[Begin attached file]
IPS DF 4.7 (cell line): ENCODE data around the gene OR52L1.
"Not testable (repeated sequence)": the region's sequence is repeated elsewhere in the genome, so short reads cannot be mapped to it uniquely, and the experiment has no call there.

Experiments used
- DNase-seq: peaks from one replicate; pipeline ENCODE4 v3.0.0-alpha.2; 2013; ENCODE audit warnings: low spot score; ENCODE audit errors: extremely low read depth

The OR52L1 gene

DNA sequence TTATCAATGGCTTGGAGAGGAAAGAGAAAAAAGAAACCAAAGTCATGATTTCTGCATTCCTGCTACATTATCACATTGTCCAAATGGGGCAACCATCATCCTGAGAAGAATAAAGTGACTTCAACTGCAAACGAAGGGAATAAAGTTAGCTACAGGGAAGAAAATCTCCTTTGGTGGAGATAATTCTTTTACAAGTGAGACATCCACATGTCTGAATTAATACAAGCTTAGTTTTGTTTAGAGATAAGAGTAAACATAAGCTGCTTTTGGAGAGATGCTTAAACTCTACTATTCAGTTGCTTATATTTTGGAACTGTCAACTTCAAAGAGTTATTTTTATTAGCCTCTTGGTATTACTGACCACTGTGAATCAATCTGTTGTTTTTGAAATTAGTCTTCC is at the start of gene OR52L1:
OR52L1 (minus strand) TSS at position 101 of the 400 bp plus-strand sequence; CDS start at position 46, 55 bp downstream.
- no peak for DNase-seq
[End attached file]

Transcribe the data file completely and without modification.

IPS DF 4.7 (cell line): ENCODE data around the gene OR52L1.
"Not testable (repeated sequence)": the region's sequence is repeated elsewhere in the genome, so short reads cannot be mapped to it uniquely, and the experiment has no call there.

Experiments used
- DNase-seq: peaks from one replicate; pipeline ENCODE4 v3.0.0-alpha.2; 2013; ENCODE audit warnings: low spot score; ENCODE audit errors: extremely low read depth

The OR52L1 gene

DNA sequence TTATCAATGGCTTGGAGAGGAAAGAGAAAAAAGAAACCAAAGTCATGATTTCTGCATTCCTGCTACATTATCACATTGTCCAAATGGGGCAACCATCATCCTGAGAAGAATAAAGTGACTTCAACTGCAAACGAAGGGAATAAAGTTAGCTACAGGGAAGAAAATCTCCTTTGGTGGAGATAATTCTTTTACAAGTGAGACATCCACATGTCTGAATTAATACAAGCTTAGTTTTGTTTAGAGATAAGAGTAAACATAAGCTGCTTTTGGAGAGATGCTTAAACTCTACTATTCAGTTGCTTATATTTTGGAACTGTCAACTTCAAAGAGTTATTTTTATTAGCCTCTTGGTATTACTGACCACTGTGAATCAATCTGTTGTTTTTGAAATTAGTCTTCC is at the start of gene OR52L1:
OR52L1 (minus strand) TSS at position 101 of the 400 bp plus-strand sequence; CDS start at position 46, 55 bp downstream.
- no peak for DNase-seq